Gustavo Fernández

My work as a documentary filmmaker refers to experiences with “common people”, authentic people almost always of a humble origin: such as street vendors that make edible products, to later sell them to their colleagues while walking through downtown Medellín (“Róbalo with Arepa”, 1990) or on a motorcycle in its surroundings (“The Devil and the party ”, 1991), and watchmen —security forces— (“Sand Times”, 2008) that become vigil at night in dark buildings or in small barracks, facing solitude in creative forms or imagining fantastic scenes. 

I’ve filmed empiric historians, parties and protests in “Para verte mejor America Latina” (To See You Better Latin America). And now, with this project, members of the FARC guerilla that come from deep parts of Colombia. Members of this movement that lived for 20 or more years with the illusion of a dignified communal and solidary life, especially for people that come from the countryside.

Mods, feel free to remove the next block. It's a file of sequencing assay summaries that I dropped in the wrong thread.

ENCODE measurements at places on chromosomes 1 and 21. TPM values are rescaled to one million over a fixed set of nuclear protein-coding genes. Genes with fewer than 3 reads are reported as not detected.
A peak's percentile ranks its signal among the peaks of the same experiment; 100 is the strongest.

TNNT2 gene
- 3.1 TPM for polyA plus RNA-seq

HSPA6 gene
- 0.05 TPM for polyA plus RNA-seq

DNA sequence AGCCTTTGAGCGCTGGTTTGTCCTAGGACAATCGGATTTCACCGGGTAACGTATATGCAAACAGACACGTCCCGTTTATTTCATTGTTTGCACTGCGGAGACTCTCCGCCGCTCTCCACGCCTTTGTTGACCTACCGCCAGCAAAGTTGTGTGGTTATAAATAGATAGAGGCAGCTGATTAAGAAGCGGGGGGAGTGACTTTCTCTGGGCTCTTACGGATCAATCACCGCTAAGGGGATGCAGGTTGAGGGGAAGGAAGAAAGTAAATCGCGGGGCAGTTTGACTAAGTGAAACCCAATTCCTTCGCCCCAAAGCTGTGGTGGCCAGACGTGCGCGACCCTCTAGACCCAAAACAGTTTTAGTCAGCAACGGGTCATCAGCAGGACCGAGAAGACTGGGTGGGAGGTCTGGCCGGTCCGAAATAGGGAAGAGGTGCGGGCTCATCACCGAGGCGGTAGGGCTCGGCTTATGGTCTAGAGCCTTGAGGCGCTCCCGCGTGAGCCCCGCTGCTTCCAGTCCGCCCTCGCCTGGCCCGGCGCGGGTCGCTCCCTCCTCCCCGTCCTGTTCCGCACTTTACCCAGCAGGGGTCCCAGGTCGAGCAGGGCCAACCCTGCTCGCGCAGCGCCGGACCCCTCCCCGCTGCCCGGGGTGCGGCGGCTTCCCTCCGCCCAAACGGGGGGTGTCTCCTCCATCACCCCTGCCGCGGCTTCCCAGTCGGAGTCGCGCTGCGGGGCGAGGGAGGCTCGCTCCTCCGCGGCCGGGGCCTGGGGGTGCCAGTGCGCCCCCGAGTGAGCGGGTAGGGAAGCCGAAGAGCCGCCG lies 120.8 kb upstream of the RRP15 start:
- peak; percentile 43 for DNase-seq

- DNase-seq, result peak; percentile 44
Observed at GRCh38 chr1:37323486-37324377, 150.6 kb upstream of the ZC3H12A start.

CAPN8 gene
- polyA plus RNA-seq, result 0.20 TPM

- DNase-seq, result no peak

I started this searches in France when I was 35 years old, hand in hand with Jean Rouch. Although my first “maître fou” was Luis Alberto Álvarez, a cinephile humanistic priest from Medellín, who encouraged me to abandon my job as a math professor, in order to explore the cinematographic path.

The concern for encounters and dialogue made me undertake a journey of visits to my six siblings and my father in order to film “De(s)amparo, polifonía familiar” (Abandonment, Family Polyphony, 2002).

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